There is a mismatch between the supply and demand. As for Indian universities they function today without even the basic minimum facilities and with teachers who have no access to the latest advances in their disciplines. These institutions churn out students who complete their education as outcastes even in their own chosen area of knowledge. What these institutions offer is unacceptable to the fast growing affluent Indian middle class. The situation is likely to aggravate in coming days with the UGC reportedly being deprived of its funding functions and the introduction of an accreditation system which would stamp many an institution as academic slums without ever the possibility of a honourable redemption. Understandably education is a fertile land for investment, particularly if it comes with a foreign tag.


The education system must ensure that students gain not just depth of knowledge in these subjects but a holistic perception and skills that will equip them to face the real world. At every stage, there must be opportunities to expand their boundaries, platforms for collaboration and learning and recognition for those who strive to excel.

Further, market needs should be kept in view while developing the curriculum. The element of productivity orientation should guide the formulation of curriculum framework. It is also necessary that while deciding about the fee structure and other student levies, the tendency towards commercialization of education should be guarded against.

India should decide about the nature and extent of globalization that can be constructively introduced in their socio-economic and educational systems. While it is difficult to resist the temptation of falling in line with the international community, it is necessary that while doing so, the paramountcy of national interests should be kept in view. This is more so in the field of education, which is intimately concerned with the development of human capital. Ultimately, any hasty involvement in the global educational market can end up in harming the vital interests of students, and particularly of poor and downtrodden for generations to come. Proper regulatory mechanisms to be established to ensure that the universities, in particular the privately funded ones, do not end up exploiting students.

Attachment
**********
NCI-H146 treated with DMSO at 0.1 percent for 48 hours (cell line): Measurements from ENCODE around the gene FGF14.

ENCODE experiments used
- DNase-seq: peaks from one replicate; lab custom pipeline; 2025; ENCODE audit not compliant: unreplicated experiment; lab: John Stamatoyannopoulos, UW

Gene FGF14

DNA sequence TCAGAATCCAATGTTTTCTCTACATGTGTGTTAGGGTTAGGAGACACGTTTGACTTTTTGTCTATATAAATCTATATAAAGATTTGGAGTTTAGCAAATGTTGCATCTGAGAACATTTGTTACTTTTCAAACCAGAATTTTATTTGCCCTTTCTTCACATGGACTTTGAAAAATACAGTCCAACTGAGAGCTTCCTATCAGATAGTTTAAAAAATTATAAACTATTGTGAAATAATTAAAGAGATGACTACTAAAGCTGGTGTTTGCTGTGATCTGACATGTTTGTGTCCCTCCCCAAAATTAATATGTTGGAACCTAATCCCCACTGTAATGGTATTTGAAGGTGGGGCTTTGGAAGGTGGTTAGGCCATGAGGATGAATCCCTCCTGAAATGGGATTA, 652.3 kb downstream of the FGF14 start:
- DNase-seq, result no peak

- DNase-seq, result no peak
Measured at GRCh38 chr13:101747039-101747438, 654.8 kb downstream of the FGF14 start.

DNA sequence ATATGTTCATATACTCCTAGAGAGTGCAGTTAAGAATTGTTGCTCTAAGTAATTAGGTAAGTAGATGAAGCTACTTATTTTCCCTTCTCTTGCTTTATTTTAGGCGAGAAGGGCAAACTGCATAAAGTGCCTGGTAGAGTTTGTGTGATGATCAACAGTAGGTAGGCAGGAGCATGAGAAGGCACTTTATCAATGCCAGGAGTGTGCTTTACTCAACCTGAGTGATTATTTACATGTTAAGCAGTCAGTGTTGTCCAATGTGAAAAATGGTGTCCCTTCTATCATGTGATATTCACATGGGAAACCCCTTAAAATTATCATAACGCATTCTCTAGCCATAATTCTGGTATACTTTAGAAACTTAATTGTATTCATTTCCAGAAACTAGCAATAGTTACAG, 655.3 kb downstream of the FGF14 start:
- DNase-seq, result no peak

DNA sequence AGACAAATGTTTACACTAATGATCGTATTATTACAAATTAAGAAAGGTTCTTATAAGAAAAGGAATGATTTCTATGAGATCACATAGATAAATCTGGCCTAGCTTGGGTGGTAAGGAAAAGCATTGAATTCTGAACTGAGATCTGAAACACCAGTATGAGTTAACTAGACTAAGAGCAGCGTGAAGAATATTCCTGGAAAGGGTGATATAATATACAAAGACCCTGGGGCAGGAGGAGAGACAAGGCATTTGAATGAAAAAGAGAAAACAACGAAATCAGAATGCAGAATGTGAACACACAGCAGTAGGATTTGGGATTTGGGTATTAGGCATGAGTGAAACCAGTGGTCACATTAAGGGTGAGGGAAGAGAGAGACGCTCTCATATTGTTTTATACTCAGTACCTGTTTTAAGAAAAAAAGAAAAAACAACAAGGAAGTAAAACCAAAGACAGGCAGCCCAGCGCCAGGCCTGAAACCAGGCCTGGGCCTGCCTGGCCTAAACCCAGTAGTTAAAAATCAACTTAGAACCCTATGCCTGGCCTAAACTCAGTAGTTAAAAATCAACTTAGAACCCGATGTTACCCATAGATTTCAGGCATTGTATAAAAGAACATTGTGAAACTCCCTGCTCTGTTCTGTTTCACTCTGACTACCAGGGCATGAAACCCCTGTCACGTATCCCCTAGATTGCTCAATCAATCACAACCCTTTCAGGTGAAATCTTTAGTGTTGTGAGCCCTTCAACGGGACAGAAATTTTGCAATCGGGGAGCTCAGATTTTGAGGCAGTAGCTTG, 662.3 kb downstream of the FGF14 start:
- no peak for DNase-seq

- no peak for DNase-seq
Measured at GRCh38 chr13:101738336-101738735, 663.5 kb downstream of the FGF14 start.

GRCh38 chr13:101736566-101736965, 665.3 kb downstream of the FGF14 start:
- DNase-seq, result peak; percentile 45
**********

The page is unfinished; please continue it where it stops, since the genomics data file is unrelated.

Finally, it is about always trying to push the bar a little more, constantly innovating and never standing still. If the educational institutions believe in a value based education system, then their students will excel in all waks of life. At schools and colleges that believe in educational excellence, student enthusiasm and feedback is an important driver of change and evaluation. They create a vibrant, student community that continually innovative and excels in all spheres from academics to arts and sports. Globalization is a never ending process and Developing countries like India should utilize this properly to improve their national standard through their education system.


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  6. How to Judge Globalism, Amartya Sen, Article from Great Transformations and Double Movements: Deja Vu All Over Again?

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  8. AICTE (1994). Report of the High Power Committee for Mobilization of Additional Resources for Technical Education.

  9. Government of India (1997-2002). Approach Paper to the Ninth Five Year Plan: Planning Commission, New Delhi.

  10. Reports of UGC, AICTE & Ministry of HRD- Government of India